How to install the non-aero lever and cable

Posted by tan xiao yan on

Do you want to build a bicycle or do you want to assemble a bicycle from parts? If you are asking how to build a bicycle then just by asking the question, you can’t. It takes knowledge of geometry and general knowledge.

For a vintage bike enthusiast, you don't need to go to a shop to upgrade your bike. It's more fun doing it yourself. And I’m going to offer you some tips for installing a new non-aero lever and cable.installment, non-aero lever and cable

Slide the lever all the way toward roughly where you want it to be on the handlebar and clamp it down. Most of the time, the levers are marked left and right.
Use a straightedge. Line the straight edge up with the flat part of the bottom of the handlebar. The bottom of the non-aero lever is just going to come down and touch the straight edge. That’s where you want the brake lever to be. For personal preferences, you can adjust it a little bit but this is generally the starting place. Besides, look to make sure that it’s lined up straight forward from above. And then you can clamp the non-aero brake levers down. Do the same on the other side.
You will need a set of Allen keys, a new brake cable and a good pair of wire cutters. You need to make sure that you have the correct cable- check the nipple at the end of the cable and see that it matches the original cable, and sometimes a ferrule is needed. Thread the cable through the fat opening of the lever facing down and push it through the narrow opening facing up.
Install the piece of housing in the correct length with a pin to spread the end. If it’s too long, it could create too much friction or it should just flop all over the place. If it’s too short, it may pinch and not work properly. So when you’re installing new cables in housing, you would make sure that there’s as little friction as possible.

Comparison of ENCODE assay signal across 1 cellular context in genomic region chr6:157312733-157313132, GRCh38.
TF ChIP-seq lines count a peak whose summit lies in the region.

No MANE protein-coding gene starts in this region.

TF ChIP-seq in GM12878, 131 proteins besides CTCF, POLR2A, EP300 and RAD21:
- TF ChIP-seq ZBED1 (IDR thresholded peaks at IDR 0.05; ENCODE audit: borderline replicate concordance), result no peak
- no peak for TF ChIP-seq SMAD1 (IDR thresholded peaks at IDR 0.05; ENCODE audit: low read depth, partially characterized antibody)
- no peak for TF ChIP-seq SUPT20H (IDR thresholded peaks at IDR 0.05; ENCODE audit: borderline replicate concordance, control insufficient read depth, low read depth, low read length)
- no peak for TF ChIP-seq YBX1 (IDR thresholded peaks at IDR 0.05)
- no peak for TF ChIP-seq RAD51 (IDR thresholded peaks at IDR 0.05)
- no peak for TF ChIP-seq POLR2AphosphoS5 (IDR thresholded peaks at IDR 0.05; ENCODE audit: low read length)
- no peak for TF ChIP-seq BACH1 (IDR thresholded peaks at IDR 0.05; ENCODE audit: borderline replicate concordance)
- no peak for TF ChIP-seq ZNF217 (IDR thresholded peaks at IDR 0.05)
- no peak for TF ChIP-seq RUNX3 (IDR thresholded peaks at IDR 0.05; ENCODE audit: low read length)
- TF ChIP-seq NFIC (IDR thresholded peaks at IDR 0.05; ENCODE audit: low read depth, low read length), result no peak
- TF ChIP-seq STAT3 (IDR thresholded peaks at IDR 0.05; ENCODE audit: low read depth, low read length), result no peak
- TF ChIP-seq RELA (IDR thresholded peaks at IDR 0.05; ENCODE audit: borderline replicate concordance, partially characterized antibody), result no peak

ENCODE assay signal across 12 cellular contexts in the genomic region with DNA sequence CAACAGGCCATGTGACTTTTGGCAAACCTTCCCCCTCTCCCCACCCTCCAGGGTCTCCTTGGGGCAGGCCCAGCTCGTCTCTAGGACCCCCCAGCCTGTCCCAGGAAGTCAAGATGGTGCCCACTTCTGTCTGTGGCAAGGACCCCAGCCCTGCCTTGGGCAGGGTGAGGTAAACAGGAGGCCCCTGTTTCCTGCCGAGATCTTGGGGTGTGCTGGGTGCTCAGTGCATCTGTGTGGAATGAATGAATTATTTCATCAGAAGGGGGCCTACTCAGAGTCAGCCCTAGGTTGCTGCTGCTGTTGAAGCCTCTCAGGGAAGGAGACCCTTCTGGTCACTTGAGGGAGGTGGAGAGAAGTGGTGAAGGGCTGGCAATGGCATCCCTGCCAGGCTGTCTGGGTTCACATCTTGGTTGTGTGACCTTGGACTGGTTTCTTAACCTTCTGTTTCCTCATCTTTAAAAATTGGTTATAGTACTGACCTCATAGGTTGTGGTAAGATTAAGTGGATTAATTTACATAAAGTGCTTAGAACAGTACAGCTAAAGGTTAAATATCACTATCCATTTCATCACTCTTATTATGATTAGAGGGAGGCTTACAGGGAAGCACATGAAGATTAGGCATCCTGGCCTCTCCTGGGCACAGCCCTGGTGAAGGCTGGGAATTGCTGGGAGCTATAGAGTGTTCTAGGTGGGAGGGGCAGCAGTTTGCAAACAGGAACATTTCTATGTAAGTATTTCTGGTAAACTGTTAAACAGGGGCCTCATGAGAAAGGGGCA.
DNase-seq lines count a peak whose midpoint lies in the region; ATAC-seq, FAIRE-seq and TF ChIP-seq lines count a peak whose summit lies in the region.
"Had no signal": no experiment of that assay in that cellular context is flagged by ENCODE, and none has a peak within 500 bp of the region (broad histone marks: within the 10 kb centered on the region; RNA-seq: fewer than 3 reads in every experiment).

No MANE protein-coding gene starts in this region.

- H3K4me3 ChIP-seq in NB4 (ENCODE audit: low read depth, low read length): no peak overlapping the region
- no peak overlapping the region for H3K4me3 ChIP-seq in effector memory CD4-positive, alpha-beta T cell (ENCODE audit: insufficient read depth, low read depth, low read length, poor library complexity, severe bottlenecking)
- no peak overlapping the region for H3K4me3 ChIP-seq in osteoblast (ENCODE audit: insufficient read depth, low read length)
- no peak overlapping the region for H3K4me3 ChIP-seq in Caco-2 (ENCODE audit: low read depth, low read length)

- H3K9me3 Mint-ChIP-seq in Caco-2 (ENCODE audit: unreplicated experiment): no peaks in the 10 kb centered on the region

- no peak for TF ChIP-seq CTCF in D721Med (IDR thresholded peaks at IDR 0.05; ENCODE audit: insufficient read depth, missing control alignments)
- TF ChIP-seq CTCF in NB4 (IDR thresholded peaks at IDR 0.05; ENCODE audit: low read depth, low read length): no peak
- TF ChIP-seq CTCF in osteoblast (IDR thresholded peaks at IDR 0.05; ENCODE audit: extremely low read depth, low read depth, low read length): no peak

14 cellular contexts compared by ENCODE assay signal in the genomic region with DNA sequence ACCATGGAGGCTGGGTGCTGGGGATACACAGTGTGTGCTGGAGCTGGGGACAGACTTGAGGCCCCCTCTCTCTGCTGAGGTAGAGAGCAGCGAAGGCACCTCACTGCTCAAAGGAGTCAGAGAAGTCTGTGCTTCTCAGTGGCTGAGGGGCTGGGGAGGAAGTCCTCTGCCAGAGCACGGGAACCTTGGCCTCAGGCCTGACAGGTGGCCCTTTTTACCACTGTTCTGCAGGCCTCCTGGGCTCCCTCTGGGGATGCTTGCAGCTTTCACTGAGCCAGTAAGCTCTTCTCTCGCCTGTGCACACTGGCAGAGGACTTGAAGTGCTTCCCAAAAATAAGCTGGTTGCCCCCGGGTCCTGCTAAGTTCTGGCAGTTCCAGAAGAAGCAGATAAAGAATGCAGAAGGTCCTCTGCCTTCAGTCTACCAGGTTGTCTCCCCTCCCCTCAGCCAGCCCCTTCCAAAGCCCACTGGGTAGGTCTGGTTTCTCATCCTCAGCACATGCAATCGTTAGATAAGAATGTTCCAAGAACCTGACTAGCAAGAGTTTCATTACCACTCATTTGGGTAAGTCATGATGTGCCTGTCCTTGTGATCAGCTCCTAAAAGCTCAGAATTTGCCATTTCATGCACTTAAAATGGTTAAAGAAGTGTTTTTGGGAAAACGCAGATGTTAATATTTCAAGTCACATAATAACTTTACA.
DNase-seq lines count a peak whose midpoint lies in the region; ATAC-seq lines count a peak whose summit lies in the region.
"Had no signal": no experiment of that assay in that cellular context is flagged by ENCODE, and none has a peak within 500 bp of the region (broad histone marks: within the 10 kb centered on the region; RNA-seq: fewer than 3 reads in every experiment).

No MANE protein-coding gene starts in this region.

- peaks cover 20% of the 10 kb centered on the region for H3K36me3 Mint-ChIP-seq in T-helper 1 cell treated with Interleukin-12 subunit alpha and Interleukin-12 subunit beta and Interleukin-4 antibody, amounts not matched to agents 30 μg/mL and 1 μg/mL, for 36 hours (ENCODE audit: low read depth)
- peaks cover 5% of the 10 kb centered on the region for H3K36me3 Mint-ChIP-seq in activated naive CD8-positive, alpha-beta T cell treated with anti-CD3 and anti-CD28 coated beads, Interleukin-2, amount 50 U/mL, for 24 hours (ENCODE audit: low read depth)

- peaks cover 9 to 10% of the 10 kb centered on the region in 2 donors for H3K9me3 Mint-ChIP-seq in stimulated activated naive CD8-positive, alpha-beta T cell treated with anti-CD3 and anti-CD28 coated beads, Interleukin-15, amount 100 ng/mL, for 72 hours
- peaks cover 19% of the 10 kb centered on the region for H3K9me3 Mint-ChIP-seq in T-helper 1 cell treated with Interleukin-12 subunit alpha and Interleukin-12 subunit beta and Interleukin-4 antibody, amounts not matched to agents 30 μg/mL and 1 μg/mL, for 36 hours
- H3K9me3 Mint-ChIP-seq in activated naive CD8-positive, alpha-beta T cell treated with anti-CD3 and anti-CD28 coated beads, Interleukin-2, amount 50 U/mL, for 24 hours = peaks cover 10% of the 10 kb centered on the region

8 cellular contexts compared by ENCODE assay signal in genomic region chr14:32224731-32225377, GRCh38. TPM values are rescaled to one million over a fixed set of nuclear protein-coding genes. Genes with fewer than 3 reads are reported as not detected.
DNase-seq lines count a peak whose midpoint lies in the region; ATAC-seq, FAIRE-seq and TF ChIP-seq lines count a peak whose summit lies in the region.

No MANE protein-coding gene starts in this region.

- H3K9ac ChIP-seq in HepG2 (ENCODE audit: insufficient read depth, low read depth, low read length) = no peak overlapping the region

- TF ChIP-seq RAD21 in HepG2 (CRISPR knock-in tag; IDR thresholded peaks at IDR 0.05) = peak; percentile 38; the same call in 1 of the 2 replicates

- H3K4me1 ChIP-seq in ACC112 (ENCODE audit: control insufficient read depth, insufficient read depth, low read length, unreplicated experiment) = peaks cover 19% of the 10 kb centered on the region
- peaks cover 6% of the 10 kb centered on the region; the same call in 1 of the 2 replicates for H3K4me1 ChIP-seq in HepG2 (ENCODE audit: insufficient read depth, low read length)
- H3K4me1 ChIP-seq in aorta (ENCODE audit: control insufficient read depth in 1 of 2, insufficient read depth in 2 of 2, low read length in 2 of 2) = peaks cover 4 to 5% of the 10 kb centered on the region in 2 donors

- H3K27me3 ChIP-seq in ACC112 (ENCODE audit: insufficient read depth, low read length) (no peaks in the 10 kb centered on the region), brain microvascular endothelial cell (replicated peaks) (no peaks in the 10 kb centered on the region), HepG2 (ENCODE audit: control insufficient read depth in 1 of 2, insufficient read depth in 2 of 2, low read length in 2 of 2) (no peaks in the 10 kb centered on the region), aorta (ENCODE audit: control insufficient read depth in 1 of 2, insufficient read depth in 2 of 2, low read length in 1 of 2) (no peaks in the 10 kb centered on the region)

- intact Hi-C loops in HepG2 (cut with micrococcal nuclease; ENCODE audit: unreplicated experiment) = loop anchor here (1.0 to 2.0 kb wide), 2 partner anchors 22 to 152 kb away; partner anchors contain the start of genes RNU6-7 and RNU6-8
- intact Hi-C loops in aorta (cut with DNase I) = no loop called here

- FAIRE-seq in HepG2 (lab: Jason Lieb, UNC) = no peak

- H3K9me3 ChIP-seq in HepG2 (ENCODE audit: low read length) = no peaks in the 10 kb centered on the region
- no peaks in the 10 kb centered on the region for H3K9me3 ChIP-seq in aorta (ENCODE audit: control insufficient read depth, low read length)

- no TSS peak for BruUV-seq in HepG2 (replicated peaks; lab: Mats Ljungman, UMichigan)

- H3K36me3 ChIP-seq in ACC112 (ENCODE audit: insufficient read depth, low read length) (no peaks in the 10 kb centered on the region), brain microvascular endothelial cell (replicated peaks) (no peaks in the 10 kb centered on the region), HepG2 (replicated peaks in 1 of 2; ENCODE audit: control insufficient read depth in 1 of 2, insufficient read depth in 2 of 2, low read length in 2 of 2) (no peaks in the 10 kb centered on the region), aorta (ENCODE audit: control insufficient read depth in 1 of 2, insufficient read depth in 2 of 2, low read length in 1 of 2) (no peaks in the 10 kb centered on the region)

Thread the cable all the way down towards the brake where the nut and bolt are, righty-tightly. Then pull the brakes tight to where you’d like them to be and get a five-millimeter hex wrench or Allen wrench.
Press the brakes in and tighten the clamp bolt on the brakes down. Put a little crimp on the end and squeeze it on.
Check the brake and make sure it’s working properly. If it’s too loose, tight it up a little bit. If it’s too tight and hitting the wheel, then you can loosen it. On a lot of brakes, there are adjustment screws if the pad is a little too close, you can adjust this screw with a Phillips head or an Allen key and basically, if you loosen it, it loosens the tension on the side. You tighten it, it tightens the tension. So you can get the brakes nice and even so the wheel rolls in the middle perfectly.installment, non-aero lever and cable
Do the same to the back non-aero brake lever. Remember to get the cable through the little cable holders on the top tube.